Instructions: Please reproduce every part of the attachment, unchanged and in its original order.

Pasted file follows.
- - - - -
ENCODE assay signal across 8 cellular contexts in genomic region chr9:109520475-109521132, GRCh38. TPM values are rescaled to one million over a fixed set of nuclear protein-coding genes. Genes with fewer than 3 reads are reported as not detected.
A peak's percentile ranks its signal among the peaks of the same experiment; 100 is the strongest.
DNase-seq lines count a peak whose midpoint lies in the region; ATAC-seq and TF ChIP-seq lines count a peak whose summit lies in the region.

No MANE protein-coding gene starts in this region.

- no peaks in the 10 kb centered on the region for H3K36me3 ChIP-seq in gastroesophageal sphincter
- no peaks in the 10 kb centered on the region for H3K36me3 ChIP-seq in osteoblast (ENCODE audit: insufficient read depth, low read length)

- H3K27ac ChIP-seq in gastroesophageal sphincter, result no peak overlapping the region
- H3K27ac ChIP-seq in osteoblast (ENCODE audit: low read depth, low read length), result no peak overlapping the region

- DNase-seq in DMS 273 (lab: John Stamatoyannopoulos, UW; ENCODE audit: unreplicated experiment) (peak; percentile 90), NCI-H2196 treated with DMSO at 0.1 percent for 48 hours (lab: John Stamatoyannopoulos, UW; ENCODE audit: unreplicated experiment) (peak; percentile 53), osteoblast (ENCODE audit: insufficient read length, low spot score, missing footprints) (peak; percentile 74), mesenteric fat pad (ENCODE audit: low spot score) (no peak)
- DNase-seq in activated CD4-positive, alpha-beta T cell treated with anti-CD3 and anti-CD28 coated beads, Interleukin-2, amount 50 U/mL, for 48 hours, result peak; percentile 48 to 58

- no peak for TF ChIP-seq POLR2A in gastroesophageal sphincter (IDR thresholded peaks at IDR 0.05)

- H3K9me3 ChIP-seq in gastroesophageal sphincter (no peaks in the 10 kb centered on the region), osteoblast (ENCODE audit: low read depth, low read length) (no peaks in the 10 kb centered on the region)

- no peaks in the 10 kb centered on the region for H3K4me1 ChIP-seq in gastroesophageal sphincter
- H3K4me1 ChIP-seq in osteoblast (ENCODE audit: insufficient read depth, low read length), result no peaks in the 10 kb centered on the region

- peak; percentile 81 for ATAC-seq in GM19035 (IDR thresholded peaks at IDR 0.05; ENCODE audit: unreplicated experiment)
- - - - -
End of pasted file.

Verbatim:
ENCODE assay signal across 8 cellular contexts in genomic region chr9:109520475-109521132, GRCh38. TPM values are rescaled to one million over a fixed set of nuclear protein-coding genes. Genes with fewer than 3 reads are reported as not detected.
A peak's percentile ranks its signal among the peaks of the same experiment; 100 is the strongest.
DNase-seq lines count a peak whose midpoint lies in the region; ATAC-seq and TF ChIP-seq lines count a peak whose summit lies in the region.

No MANE protein-coding gene starts in this region.

- no peaks in the 10 kb centered on the region for H3K36me3 ChIP-seq in gastroesophageal sphincter
- no peaks in the 10 kb centered on the region for H3K36me3 ChIP-seq in osteoblast (ENCODE audit: insufficient read depth, low read length)

- H3K27ac ChIP-seq in gastroesophageal sphincter, result no peak overlapping the region
- H3K27ac ChIP-seq in osteoblast (ENCODE audit: low read depth, low read length), result no peak overlapping the region

- DNase-seq in DMS 273 (lab: John Stamatoyannopoulos, UW; ENCODE audit: unreplicated experiment) (peak; percentile 90), NCI-H2196 treated with DMSO at 0.1 percent for 48 hours (lab: John Stamatoyannopoulos, UW; ENCODE audit: unreplicated experiment) (peak; percentile 53), osteoblast (ENCODE audit: insufficient read length, low spot score, missing footprints) (peak; percentile 74), mesenteric fat pad (ENCODE audit: low spot score) (no peak)
- DNase-seq in activated CD4-positive, alpha-beta T cell treated with anti-CD3 and anti-CD28 coated beads, Interleukin-2, amount 50 U/mL, for 48 hours, result peak; percentile 48 to 58

- no peak for TF ChIP-seq POLR2A in gastroesophageal sphincter (IDR thresholded peaks at IDR 0.05)

- H3K9me3 ChIP-seq in gastroesophageal sphincter (no peaks in the 10 kb centered on the region), osteoblast (ENCODE audit: low read depth, low read length) (no peaks in the 10 kb centered on the region)

- no peaks in the 10 kb centered on the region for H3K4me1 ChIP-seq in gastroesophageal sphincter
- H3K4me1 ChIP-seq in osteoblast (ENCODE audit: insufficient read depth, low read length), result no peaks in the 10 kb centered on the region

- peak; percentile 81 for ATAC-seq in GM19035 (IDR thresholded peaks at IDR 0.05; ENCODE audit: unreplicated experiment)